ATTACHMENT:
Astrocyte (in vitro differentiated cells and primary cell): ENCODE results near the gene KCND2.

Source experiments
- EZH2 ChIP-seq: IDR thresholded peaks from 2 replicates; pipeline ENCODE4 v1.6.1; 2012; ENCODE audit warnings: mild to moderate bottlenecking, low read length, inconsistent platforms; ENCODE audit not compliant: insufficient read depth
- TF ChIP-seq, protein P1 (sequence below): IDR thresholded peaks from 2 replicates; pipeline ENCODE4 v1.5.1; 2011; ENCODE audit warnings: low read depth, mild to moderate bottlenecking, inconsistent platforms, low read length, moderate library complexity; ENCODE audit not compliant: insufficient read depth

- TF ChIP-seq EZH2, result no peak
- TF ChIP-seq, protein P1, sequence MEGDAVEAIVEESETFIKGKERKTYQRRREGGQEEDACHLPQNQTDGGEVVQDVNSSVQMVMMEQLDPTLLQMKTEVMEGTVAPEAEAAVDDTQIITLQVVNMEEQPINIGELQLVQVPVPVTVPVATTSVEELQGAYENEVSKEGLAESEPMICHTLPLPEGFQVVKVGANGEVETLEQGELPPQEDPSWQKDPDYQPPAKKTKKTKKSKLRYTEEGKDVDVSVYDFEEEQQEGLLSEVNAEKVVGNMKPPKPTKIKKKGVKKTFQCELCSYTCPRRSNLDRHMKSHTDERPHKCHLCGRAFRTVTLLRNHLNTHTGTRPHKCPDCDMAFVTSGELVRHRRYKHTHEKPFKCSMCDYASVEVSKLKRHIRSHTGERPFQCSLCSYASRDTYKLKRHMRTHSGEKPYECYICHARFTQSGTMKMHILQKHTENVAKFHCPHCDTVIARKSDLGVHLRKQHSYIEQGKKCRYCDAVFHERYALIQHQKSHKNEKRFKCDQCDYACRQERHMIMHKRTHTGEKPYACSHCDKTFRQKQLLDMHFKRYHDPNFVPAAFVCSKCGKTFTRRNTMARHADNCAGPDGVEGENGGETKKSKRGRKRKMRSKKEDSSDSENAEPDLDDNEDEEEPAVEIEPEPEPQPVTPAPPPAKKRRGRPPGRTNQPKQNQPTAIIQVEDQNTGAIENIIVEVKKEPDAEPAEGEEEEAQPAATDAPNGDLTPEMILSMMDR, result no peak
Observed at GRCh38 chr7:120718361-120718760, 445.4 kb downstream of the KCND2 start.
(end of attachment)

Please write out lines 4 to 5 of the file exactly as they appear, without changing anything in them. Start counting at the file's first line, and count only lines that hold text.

- TF ChIP-seq, protein P1 (sequence below): IDR thresholded peaks from 2 replicates; pipeline ENCODE4 v1.5.1; 2011; ENCODE audit warnings: low read depth, mild to moderate bottlenecking, inconsistent platforms, low read length, moderate library complexity; ENCODE audit not compliant: insufficient read depth

- TF ChIP-seq EZH2, result no peak